A629 Laparoscopic Roux-En-Y Gastric Bypass and Repair of Type III Paraesophageal Hernia with Biosynthetic Mesh Reinforcement
Morbid obesity is associated with an increased rate of hiatal and paraesophageal hernias (PEH). Concomitant repair at the time of Roux-En-Y gastric bypass is technically feasible, safe, and lowers recurrence rates; however, the ideal operative management remains controversial. The use of reinforcing mesh may further lower recurrence rates in the bariatric patient population. The patient is a 49 year-old female with a history of morbid obesity (BMI 42) and long-standing reflux with dysphagia. Preoperative endoscopy was notable for esophagitis and a moderate-sized PEH.
This study was a retrospective review of a prospectively maintained hernia registry from the 1st of February 2019 to 29th of February 2020.Results353 ventral hernia repair cases were recorded of which 47% were incisional hernias and the remainder were primary hernias. The median age was 54 years with even distribution of males and females. Half of the patients were obese with a median BMI of 31 kg/m2. The private sector performed 190 cases (54%) and the public sector 163 cases (46%). The public sector had more current smokers undergoing elective repairs, 28% vs 15%,p = 0.01 and performed more emerg...
AbstractIntroductionHow best to treat a small (
Hiatal hernias are often repaired concurrently with bariatric surgery to reduce risk of GERD-related complications.
ConclusionsIn this study, staged mesh repair of complex abdominal wall hernias after bariatric surgery in morbidly obese patients was associated with acceptable morbidity and no hernia recurrences at approximately 1.5 year follow-up.
In the paper by Angrisani et al. , the authors tackle an important question, namely, what are the long-term outcomes regarding gastroesophageal reflux disease (GERD) in patients undergoing sleeve gastrectomy (SG)? Many surgeons consider GERD to be the Achilles’ heel of the SG, and it is one of the main reasons for conver sion of the SG to other procedures, such as the gastric bypass . The last International Consensus Conference on SG demonstrated>50% of surgeons considered GERD to be a relative contraindication to the SG, and also hiatal hernias (HH) should be repaired when encountered .
In the paper by Angrisani et al, the authors tackle an important question, namely; what are the long term outcomes regarding gastroesophageal reflux disease (GERD) in patients undergoing sleeve gastrectomy (SG) ? Many surgeons consider GERD to be the Achilles heel of the SG, and it is one of the main reasons for conversion of the SG to other procedures such as the gastric bypass . The last International Consensus Conference on SG demonstrated that over 50% of surgeons considered GERD to be a relative contrindication to the SG, and also that hiatal hernias (HH) should be repaired when encountered .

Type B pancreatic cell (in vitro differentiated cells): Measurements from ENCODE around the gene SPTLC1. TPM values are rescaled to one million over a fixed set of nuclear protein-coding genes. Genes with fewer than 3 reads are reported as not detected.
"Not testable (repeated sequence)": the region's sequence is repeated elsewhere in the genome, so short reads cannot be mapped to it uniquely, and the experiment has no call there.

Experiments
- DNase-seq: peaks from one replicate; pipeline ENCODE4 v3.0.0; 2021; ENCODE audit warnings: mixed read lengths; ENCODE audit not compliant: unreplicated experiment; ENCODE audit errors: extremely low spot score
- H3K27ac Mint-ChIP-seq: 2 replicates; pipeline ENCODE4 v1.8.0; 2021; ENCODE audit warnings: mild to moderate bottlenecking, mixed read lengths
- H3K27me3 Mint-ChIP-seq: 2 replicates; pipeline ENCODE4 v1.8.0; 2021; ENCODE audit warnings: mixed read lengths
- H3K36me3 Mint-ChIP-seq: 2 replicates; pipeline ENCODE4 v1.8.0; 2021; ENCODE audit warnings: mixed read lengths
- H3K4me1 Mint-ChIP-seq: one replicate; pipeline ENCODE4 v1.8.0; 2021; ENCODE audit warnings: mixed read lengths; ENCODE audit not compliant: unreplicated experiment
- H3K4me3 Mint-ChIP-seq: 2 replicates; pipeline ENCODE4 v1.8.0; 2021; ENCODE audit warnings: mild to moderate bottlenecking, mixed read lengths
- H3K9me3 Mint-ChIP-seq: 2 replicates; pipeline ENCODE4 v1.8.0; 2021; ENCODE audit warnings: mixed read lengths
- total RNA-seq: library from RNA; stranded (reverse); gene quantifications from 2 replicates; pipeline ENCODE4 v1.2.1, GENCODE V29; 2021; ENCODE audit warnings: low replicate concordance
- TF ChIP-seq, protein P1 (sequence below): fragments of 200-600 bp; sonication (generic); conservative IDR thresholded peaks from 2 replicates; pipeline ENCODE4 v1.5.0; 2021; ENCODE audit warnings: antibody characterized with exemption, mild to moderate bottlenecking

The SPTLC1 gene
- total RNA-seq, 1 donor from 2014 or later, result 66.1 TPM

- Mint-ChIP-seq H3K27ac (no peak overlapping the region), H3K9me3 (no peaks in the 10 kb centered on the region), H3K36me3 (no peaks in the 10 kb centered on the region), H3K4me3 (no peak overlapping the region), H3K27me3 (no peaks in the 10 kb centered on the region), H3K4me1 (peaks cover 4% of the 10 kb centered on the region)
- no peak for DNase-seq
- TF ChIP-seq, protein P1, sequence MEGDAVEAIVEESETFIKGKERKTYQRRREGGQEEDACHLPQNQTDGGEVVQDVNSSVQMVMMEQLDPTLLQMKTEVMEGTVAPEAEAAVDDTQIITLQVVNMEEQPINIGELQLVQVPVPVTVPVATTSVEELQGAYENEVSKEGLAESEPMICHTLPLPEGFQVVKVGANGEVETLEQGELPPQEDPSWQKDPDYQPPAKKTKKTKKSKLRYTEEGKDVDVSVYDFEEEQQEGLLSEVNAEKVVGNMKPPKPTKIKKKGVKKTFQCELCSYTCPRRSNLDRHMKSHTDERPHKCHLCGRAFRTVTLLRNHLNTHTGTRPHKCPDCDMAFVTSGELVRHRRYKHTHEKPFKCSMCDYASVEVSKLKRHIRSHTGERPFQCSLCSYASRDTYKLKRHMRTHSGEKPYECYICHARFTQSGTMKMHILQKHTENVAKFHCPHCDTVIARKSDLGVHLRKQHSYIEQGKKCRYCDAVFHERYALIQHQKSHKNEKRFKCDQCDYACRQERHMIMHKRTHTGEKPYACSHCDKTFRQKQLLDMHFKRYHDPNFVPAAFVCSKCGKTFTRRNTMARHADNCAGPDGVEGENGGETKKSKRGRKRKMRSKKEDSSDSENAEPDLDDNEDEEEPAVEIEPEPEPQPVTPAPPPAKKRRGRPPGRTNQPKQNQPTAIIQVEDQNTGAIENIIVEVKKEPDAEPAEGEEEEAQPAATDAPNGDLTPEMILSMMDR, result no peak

Smoking and obesity are well-known risk factors for surgical site infection, but it is unknown whether these factors influence outcomes after repair of small umbilical and epigastric hernias with defects ≤2 cm. The aim of this study was to evaluate whether smoking and obesity are associated with readmission, reoperation for complications, and recurrence rates after elective repair of small umbilical and epigastric hernias.
ConclusionGoni Moreno PPP is an effective procedure that allows a high rate of fascial closure. The population of patients requiring such procedures presents a high-risk profile for complications regarding demographics and associated diseases.
ConclusionA tailored approach is now employed and seen more so in hernia surgery and this fact is referred to and highlighted in the contemporaneous hernia guidelines published to date. In addition, with the increasing complexity of abdominal wall surgery, the number of procedures actually performed by trainees is no longer considered adequate to overcome any recognized learning curve. Therefore, to supplement general surgery training young surgeons should be offered a clinical fellowship to obtain an additional qualification as an abdominal wall surgeon and thus improve their clinical and operative experience under superv...
ConclusionRecent high-level literature recommends the use of mesh repair (flat mesh) in all patients with hernia width ≥ 1 cm. This evidence is limited to the use of flat mesh through an open approach. While AHSQC surgeons do offer mesh repair in the majority of cases, this is most commonly using a mesh patch, and is selective towards larger hernias and obese patients. Further research is required to evaluat e the safety of mesh patches, and a mesh repair should be offered to a young non-obese healthy patient, as they benefit similarly from the use of mesh.